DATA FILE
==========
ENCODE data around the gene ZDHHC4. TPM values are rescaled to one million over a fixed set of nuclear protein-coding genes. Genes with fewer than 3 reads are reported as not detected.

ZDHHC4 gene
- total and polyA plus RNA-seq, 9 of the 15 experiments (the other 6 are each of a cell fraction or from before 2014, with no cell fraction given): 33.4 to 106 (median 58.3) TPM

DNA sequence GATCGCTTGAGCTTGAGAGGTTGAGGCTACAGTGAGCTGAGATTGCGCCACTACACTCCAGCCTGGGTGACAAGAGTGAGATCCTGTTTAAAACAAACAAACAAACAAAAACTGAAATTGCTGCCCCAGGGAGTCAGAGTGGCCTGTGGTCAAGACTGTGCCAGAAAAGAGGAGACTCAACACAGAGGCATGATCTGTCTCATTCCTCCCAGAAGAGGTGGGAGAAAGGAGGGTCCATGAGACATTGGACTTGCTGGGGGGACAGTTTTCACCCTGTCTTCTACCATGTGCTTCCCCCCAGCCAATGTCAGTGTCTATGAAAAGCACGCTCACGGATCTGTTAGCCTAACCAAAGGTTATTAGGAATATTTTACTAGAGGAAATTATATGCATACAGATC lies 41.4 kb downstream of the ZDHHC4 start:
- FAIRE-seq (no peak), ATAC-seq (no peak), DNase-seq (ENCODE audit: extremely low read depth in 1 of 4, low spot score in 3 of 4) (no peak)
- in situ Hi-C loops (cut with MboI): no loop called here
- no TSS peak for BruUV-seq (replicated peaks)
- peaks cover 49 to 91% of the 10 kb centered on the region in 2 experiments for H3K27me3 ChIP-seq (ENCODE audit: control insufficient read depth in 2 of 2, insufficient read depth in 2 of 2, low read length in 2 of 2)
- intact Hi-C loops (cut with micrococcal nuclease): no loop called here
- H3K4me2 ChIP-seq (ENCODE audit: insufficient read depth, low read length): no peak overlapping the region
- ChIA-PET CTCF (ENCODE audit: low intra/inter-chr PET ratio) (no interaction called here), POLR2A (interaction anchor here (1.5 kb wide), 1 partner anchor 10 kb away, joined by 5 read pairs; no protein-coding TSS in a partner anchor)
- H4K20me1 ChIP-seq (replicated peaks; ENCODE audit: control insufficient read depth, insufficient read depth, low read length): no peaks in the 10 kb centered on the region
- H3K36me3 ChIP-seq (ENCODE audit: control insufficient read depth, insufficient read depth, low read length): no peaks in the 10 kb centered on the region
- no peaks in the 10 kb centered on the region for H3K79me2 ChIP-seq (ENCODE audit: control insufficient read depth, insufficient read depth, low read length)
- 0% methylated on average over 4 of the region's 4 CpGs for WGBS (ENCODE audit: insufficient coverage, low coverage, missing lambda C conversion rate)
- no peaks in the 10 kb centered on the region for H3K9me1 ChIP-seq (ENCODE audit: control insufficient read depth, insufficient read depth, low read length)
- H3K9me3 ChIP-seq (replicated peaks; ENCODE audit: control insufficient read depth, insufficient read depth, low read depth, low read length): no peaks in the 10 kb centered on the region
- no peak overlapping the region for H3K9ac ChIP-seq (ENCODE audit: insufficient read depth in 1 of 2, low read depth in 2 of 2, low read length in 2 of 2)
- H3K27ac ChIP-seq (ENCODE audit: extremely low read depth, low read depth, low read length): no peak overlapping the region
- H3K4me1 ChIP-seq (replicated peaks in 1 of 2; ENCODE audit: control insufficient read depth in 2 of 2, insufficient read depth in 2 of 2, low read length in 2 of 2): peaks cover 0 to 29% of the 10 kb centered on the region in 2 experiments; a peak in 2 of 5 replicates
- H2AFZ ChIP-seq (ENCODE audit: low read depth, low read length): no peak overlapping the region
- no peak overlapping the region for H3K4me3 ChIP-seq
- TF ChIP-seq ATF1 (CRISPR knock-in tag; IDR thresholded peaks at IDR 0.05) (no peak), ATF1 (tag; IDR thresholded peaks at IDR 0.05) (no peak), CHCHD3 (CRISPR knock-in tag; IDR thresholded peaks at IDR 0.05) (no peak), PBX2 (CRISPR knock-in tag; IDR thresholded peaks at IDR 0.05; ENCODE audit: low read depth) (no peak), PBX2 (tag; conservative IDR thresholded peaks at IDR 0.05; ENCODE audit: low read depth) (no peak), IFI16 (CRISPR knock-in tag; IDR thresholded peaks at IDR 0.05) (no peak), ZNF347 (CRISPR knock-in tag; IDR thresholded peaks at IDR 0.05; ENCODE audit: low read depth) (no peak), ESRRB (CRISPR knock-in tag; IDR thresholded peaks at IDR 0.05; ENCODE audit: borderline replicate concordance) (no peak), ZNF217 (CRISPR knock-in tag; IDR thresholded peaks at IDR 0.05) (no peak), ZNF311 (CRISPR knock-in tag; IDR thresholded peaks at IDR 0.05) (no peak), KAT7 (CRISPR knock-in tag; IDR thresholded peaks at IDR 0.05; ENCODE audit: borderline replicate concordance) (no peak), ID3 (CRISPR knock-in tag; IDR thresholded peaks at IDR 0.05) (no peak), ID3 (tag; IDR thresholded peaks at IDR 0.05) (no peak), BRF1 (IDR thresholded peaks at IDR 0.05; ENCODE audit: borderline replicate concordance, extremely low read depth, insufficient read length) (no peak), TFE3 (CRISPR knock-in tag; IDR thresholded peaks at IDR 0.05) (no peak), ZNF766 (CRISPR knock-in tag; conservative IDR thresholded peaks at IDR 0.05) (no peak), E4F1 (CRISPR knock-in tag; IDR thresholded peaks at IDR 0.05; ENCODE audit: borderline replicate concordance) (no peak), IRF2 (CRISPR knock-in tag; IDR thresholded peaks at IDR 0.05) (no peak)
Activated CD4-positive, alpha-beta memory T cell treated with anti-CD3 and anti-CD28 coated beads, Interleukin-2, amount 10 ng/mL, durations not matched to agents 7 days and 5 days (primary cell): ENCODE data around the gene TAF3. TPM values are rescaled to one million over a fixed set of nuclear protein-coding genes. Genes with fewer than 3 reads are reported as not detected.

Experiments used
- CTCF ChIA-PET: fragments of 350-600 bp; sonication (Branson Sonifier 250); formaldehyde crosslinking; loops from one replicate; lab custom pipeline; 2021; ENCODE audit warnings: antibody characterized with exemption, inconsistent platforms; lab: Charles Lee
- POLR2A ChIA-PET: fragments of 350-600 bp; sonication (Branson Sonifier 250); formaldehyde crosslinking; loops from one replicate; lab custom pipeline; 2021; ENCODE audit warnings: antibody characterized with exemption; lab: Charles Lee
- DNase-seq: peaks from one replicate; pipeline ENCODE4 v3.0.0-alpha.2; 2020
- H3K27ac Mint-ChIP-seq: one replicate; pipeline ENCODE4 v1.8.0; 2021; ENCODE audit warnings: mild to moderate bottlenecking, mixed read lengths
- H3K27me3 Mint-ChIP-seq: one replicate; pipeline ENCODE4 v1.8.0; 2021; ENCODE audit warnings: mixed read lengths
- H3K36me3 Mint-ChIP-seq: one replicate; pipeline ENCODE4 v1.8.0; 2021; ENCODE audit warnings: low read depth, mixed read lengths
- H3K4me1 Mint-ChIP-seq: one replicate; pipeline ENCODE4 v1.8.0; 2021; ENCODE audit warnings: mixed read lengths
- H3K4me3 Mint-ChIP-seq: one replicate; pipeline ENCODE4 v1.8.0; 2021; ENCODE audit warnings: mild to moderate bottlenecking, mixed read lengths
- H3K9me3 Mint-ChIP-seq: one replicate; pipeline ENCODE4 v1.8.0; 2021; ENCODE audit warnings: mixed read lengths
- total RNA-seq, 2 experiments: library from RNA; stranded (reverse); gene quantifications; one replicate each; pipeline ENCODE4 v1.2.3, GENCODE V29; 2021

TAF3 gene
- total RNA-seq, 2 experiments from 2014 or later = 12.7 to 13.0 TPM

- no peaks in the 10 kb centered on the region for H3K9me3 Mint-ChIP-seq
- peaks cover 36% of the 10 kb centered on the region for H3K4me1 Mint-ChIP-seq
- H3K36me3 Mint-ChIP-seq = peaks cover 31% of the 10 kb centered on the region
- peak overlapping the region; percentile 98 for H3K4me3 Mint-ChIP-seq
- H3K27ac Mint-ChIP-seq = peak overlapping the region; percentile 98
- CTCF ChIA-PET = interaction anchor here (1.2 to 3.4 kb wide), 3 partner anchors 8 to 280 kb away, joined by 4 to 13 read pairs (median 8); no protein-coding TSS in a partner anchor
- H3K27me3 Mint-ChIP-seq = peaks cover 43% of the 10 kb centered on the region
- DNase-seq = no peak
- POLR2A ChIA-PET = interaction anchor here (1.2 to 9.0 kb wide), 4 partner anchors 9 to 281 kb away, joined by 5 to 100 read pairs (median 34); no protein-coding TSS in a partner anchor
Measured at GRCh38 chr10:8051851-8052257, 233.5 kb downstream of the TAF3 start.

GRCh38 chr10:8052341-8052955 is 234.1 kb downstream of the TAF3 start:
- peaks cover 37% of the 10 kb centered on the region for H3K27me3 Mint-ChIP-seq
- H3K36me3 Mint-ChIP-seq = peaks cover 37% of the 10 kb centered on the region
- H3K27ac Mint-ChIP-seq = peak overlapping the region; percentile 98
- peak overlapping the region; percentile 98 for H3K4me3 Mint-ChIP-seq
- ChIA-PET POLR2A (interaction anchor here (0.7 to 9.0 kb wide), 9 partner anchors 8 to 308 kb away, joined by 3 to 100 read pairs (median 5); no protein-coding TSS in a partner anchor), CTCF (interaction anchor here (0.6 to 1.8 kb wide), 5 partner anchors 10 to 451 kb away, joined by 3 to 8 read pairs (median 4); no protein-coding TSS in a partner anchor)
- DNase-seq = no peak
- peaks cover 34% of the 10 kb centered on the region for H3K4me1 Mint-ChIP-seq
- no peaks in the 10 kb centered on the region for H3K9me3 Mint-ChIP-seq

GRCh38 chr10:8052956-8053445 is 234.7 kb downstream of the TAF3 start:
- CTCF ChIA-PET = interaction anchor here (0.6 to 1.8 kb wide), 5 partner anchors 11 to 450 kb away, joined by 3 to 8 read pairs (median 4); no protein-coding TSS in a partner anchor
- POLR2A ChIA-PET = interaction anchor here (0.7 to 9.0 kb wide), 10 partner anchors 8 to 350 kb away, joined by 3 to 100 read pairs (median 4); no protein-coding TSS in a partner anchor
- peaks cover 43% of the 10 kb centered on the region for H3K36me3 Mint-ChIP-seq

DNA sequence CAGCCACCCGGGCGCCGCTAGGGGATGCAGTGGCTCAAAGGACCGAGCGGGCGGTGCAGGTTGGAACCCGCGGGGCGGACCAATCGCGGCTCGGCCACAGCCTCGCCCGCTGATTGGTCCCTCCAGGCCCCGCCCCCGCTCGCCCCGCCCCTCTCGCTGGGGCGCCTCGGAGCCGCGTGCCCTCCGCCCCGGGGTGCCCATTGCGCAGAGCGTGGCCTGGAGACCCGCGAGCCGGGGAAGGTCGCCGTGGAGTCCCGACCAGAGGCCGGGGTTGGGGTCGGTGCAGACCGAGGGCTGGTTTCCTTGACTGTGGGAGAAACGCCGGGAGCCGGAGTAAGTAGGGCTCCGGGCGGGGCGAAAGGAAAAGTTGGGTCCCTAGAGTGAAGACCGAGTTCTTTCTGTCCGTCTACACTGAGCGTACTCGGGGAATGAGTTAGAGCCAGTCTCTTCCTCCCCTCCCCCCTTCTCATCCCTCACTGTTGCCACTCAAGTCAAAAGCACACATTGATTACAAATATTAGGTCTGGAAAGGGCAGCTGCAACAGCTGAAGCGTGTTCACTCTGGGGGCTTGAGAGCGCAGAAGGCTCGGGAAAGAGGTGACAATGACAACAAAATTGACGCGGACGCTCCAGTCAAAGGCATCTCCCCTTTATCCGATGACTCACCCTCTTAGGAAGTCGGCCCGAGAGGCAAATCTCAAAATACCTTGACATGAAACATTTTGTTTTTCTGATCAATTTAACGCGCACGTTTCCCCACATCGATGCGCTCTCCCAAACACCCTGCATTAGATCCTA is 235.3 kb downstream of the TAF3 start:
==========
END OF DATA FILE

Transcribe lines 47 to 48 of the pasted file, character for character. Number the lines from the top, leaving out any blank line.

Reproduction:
Measured at GRCh38 chr10:8051851-8052257, 233.5 kb downstream of the TAF3 start.

GRCh38 chr10:8052341-8052955 is 234.1 kb downstream of the TAF3 start: